From this information alone, stock XYZ has been the “better” investment.  The temptation therefore is to sell ABC and buy more XYZ.  The reality is however that this information provides no insight into the future prospects of either stock and is therefore worse than useless as it is distracting.  This tendency to “bury the red” by selling off apparent losses is often regarded as removing “underperforming” investments, when more often than not, there is simply a timing difference.

Imagine one year later, ABC has increased 15% whilst XYZ remains the same.  We now have:

ABC is still showing a net loss over the entire period and XYZ continues to be the standout.  The reality is however that over the last year, ABC provided the entire portfolio’s return and was therefore the standout for last year.  Most standard “Valuation” or “Portfolio Position” reports fail to capture this and as such are potentially misleading for return and evaluation purposes.  The best measure of performance is “Internal Rate of Return (IRR)” which measure the return on the actual capital invested during a specific period.  Similar risks in these situations are Loss Aversion and Hindsight Bias, which we will discuss in a future article.

Restraint Bias

Restraint bias is the tendency to overestimate one’s ability to show restraint in the face of temptation. This is most often associated with eating disorders. Most people are wired to be “greedy” and want more of a good thing or a “sure winner”. For many people, money is the ultimate temptation. The issue for many investors is how to properly size an investment when they believe they have identified a “sure winner”. Many investors have come unstuck by overindulging in their “best investment ideas”. Many seasoned investors loaded up on financials during 2007 and 2008 in the belief that they became more and more compelling as their share prices fell. This was then followed by similar losses in property in many areas throughout the country, again most notably where the largest recent gains had been made.  This was despite the lessons of the “dot com” experience less than 10 years earlier.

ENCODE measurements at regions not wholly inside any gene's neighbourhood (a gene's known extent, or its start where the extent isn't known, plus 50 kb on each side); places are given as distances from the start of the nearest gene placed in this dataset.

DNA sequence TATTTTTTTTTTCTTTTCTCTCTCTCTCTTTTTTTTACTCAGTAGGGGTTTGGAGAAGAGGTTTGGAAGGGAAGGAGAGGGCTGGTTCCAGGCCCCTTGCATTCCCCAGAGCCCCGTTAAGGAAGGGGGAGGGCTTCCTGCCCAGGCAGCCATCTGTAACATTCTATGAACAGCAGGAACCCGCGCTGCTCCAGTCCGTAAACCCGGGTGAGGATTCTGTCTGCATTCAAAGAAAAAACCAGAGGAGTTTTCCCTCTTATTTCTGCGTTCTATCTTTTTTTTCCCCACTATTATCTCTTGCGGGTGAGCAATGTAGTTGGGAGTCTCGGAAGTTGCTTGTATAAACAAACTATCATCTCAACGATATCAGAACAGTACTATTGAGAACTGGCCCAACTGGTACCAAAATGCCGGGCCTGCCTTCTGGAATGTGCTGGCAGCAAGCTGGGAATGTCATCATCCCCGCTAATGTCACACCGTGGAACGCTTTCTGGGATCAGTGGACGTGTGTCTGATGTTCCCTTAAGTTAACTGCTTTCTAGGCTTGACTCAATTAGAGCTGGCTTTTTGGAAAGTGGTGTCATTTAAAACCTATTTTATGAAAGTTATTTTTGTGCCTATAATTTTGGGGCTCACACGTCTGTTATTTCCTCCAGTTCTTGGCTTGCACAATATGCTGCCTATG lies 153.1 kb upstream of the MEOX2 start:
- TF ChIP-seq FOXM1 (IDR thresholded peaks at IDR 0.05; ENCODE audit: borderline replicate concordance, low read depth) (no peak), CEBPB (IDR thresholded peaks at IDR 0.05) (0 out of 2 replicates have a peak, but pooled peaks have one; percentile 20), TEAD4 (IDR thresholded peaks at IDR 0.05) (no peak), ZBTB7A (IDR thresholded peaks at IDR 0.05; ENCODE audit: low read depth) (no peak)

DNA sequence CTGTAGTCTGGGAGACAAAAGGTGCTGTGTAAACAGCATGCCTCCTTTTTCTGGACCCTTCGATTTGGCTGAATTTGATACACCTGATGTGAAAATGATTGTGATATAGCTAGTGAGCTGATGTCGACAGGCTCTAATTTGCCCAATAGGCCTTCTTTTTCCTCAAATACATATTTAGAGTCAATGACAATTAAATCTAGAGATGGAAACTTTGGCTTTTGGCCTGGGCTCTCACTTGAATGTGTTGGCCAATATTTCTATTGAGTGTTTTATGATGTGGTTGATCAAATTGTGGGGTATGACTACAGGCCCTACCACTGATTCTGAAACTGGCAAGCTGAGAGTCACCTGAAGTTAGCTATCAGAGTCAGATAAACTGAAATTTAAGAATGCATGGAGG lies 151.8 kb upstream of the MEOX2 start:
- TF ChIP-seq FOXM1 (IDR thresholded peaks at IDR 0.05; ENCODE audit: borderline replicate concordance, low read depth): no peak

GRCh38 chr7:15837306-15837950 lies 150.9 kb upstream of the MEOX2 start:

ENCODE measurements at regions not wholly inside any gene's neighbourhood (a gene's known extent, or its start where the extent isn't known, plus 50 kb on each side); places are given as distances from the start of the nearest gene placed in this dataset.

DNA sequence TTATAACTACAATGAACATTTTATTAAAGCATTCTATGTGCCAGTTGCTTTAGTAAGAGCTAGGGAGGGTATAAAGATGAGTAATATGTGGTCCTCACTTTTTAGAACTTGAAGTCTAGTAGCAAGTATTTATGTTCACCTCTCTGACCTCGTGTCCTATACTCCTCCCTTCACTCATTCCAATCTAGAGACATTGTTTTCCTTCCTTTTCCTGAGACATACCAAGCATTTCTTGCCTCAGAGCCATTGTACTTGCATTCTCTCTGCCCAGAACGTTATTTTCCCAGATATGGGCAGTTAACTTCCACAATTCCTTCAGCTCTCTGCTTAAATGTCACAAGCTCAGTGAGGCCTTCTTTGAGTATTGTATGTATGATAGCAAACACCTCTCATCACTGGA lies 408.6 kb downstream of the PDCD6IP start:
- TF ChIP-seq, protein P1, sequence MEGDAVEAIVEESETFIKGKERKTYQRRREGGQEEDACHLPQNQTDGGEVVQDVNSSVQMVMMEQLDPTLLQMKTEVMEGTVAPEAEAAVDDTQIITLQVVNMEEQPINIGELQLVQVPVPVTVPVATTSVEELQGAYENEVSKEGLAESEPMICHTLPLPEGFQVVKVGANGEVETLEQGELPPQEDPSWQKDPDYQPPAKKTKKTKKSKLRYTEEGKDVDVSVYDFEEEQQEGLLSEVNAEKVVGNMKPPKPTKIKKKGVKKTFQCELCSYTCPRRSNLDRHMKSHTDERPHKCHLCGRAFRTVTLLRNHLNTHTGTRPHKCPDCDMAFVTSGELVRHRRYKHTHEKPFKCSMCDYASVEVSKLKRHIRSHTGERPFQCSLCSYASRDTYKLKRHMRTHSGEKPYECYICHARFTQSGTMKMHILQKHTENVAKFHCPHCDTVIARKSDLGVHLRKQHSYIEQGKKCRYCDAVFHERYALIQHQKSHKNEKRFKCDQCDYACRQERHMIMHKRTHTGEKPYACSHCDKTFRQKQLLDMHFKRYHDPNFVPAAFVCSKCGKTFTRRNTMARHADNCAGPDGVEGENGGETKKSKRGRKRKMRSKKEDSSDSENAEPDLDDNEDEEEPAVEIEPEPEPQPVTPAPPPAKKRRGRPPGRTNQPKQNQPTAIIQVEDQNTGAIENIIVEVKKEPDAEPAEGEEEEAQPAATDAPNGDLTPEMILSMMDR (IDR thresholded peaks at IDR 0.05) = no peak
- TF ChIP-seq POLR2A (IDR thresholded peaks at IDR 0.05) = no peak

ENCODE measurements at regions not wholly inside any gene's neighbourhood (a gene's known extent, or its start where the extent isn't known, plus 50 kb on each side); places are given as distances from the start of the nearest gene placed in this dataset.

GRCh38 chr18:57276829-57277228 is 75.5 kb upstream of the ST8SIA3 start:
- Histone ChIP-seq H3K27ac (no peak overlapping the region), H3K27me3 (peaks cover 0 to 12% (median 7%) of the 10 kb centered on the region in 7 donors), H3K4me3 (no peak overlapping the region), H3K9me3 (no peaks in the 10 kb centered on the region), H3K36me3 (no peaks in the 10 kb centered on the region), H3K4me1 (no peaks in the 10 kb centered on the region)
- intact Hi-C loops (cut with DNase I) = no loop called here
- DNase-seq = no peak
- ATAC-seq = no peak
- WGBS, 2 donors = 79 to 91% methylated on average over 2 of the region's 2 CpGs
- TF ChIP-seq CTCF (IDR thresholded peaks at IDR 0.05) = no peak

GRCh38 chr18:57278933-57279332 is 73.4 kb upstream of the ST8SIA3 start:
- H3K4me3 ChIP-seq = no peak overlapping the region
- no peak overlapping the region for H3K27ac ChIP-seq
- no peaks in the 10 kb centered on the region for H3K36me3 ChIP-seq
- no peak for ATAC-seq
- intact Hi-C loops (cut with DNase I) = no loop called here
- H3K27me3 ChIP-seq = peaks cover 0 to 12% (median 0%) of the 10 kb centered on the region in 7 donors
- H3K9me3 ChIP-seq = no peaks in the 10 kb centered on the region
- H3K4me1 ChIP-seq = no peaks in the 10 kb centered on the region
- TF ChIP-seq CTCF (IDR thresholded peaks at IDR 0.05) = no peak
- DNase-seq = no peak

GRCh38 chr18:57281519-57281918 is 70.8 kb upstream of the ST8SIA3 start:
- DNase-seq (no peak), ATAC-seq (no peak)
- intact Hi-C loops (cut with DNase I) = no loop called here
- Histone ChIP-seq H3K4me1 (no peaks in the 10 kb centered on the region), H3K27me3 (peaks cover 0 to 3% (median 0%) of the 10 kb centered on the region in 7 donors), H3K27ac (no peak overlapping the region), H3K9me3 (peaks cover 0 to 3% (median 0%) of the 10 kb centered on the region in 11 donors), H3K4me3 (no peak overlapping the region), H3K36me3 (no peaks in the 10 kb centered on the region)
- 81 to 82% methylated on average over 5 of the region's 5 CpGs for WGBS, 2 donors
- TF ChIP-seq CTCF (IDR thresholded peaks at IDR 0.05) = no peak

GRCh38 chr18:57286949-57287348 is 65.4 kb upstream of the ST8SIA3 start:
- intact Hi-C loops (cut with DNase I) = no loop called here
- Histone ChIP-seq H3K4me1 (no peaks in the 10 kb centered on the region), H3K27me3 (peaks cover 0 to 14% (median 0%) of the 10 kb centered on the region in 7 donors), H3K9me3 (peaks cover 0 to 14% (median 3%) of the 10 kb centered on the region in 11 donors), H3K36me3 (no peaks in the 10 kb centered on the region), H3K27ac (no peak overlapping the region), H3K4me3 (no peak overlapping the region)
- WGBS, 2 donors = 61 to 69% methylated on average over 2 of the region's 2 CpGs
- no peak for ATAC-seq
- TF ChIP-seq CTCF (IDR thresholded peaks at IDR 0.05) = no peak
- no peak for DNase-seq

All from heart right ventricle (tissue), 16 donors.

In our experience, “sure thing” investments are exceptionally rare and many investments are very sensitive to changes in assumptions, particularly macroeconomic assumptions.  In order to overcome our natural tendency to buy more and more of our best ideas we hardwire into our process restraints or risk controls that place maximum limitations themes, investments or combinations of these which we consider to carry aggregation risk. Better to lament the not having enough on a good idea than having had too much on a bad one.

The benefit of risk controls to mitigate the human greed tendency is well captured by the quote from Oscar Wilde: “I can resist everything except temptation”

Inspiration and content for this series has been obtained from a number of sources in particular, Magellan Asset Management and Platinum Asset Management.
Matt Battye

Matt Battye

CEO, Financial Adviser

Analysing what can seem to be like complex issues, Matt is effective in using analogies to better explain scenarios and truths to the rest of us. This is what Matt enjoys – educating clients on the truths and debunking the commonly held (wrong) view.